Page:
My expectations in dealing with mobile operators and retailers are not high. I have come to terms with the fact that they are geared up to deal with high volumes of users who just want minutes, texts and the latest shiny phone. Move off that brief, and they’re just not equipped to help you.
A particular highlight came a few years ago in an O2 shop. I went in with a very specific requirement: mobile email. My question was essentially whether a Blackberry or an XDA was the better solution – QWERTY keyboard was a must. What did the assistant suggest? An i-mode handset. I eventually got a Blackberry… from T-Mobile.
But I digress. My requirements are pretty simple, at least I think so. I travel between 6 and 10 days a month in Europe, and I call internationally a lot from the UK. I’m also a frequent data user. After more to-ing and fro-ing than I would have liked, I settled on what I thought was the best provider for me – Three.
There are some nice things about Three. Data is 5 pounds a month. I get a lot of minutes for 20 quid a month. Go to a country where they have a network (Italy, Austria, Denmark, Sweden, Ireland – all countries I am likely to go to) and your inclusive minutes are valid, as well as the data bundle. But the kicker was their roaming rates: 10p a minute to receive, 25p a minute to call the EU from the EU. The European Commission has set limits of 19p and 38p for receiving and sending; guess what T-Mobile’s rates are? EVEN WHEN I’M ROAMING ON ANOTHER T-MOBILE NETWORK!!! That’s just silly. And while Vodafone passport sounds good – most calls are actually quite short, so the 75p per call charge can look quite expensive. The less said about O2 and Orange the better.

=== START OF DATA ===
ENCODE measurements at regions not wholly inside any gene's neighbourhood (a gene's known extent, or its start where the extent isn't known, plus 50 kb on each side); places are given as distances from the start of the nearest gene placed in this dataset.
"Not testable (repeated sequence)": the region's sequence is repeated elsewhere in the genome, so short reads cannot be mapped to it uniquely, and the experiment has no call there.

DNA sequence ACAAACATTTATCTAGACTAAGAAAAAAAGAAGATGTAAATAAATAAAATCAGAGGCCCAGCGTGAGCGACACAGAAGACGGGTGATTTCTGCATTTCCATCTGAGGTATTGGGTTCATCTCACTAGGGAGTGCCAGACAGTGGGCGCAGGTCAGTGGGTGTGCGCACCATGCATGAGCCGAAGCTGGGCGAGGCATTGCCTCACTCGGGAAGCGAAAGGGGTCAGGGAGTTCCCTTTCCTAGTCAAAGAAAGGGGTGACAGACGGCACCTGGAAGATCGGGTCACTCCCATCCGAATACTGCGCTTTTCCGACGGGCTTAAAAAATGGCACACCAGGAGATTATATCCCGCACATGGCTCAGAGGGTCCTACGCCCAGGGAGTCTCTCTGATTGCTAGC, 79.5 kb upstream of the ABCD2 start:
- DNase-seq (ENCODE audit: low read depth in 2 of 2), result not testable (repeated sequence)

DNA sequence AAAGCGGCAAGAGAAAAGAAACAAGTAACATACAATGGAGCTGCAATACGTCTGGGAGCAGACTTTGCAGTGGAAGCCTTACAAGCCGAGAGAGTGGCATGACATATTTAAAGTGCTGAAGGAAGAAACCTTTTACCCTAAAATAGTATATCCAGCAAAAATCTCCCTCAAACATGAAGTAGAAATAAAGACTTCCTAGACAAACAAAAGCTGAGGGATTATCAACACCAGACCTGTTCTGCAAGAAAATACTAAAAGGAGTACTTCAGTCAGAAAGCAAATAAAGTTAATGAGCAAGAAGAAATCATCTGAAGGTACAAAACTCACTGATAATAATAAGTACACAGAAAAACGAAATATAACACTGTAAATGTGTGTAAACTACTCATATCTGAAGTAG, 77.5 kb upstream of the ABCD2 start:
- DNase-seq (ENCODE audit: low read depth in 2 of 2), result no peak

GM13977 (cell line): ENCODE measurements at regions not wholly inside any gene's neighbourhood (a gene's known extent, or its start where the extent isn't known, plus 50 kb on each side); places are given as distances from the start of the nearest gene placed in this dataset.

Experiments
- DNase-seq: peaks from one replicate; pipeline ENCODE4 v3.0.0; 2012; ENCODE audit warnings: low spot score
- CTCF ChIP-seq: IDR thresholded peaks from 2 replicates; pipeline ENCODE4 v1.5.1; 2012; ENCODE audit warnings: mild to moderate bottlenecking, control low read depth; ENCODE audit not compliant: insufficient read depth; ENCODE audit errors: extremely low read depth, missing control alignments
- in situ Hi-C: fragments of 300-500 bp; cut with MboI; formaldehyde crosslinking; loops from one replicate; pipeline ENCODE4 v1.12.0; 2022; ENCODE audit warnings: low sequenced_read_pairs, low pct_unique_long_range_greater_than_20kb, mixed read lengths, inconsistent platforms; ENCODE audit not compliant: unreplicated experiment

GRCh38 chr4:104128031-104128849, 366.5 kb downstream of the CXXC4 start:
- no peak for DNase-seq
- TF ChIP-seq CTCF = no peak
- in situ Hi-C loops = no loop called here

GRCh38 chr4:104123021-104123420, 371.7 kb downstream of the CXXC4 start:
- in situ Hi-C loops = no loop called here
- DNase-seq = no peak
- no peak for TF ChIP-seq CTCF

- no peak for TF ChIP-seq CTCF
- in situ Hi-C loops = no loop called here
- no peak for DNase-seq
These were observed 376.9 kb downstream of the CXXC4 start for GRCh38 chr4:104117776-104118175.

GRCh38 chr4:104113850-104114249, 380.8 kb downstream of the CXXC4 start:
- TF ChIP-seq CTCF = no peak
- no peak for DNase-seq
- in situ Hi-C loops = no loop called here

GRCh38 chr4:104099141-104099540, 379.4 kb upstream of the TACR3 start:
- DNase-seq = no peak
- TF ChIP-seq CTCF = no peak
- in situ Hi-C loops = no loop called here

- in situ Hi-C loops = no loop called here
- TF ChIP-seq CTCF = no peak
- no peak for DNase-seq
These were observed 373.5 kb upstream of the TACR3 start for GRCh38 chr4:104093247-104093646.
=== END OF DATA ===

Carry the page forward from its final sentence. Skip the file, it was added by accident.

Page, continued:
It’s not all sweetness and light; coverage isn’t perfect, though not as bad as I had feared. And I knew that the retail shops and internet sales weren’t integrated, but I wasn’t expecting to need much contact with them. I was wrong.
It started when I hit my credit limit. No worries, I thought, I’ll give them a call and get it increased. Not that simple. The conversation went along the lines of:
M: “Hi – I was just on a call and I got cut off – you sent me a text saying I had reached my credit limit”
3: “Yes. We have a credit limit in place to protect you.”
M: “Wonderful. I don’t need protecting, so can you increase my limit?”
3: “You haven’t been with us long enough, so we can’t increase your credit limit.”
So it turns out that the credit limit is actually in place to protect them, not me. The only way to resolve things is to make a credit card payment. I’m not happy – if I wanted to mess about making card payments I’d have got a pre-pay phone. Still, nothing like making it hard for a customer to spend more money with you. It seems appropriate to mention at this point that my monthly bill is usually a couple of hundred quid, with the occasional 500 quid+ bill shock moment.
In my mind then, I’m quite an attractive customer – I know what I want, I’m prepared to pay for it, and I don’t plan on calling for help that often.
Turns out I’m wrong.